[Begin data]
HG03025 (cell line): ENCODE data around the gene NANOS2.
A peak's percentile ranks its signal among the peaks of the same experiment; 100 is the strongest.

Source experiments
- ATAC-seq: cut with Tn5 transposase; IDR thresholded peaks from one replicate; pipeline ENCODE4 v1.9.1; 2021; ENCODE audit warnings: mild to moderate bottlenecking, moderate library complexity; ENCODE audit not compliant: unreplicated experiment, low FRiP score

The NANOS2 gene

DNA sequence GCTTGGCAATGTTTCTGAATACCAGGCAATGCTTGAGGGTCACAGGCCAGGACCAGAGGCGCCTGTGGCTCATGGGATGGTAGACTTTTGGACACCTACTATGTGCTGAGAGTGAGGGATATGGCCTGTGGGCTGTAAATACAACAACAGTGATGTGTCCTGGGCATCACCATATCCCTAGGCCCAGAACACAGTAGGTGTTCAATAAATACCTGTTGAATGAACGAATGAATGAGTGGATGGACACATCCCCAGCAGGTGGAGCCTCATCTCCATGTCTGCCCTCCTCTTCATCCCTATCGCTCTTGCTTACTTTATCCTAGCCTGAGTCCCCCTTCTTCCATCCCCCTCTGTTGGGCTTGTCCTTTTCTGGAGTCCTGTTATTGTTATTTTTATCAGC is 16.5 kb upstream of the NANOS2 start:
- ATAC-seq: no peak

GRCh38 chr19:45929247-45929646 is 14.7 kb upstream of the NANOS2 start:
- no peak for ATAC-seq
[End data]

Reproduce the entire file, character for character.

HG03025 (cell line): ENCODE data around the gene NANOS2.
A peak's percentile ranks its signal among the peaks of the same experiment; 100 is the strongest.

Source experiments
- ATAC-seq: cut with Tn5 transposase; IDR thresholded peaks from one replicate; pipeline ENCODE4 v1.9.1; 2021; ENCODE audit warnings: mild to moderate bottlenecking, moderate library complexity; ENCODE audit not compliant: unreplicated experiment, low FRiP score

The NANOS2 gene

DNA sequence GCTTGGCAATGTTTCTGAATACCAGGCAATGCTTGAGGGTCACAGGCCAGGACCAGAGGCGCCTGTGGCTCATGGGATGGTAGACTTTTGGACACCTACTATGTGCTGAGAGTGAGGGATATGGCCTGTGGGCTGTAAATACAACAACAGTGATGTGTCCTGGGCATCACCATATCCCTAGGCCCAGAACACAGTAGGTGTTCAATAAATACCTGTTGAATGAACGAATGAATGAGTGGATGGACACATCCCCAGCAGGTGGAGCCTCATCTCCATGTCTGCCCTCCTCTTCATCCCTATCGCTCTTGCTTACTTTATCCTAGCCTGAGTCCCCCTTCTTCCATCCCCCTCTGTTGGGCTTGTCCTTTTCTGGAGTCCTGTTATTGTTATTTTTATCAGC is 16.5 kb upstream of the NANOS2 start:
- ATAC-seq: no peak

GRCh38 chr19:45929247-45929646 is 14.7 kb upstream of the NANOS2 start:
- no peak for ATAC-seq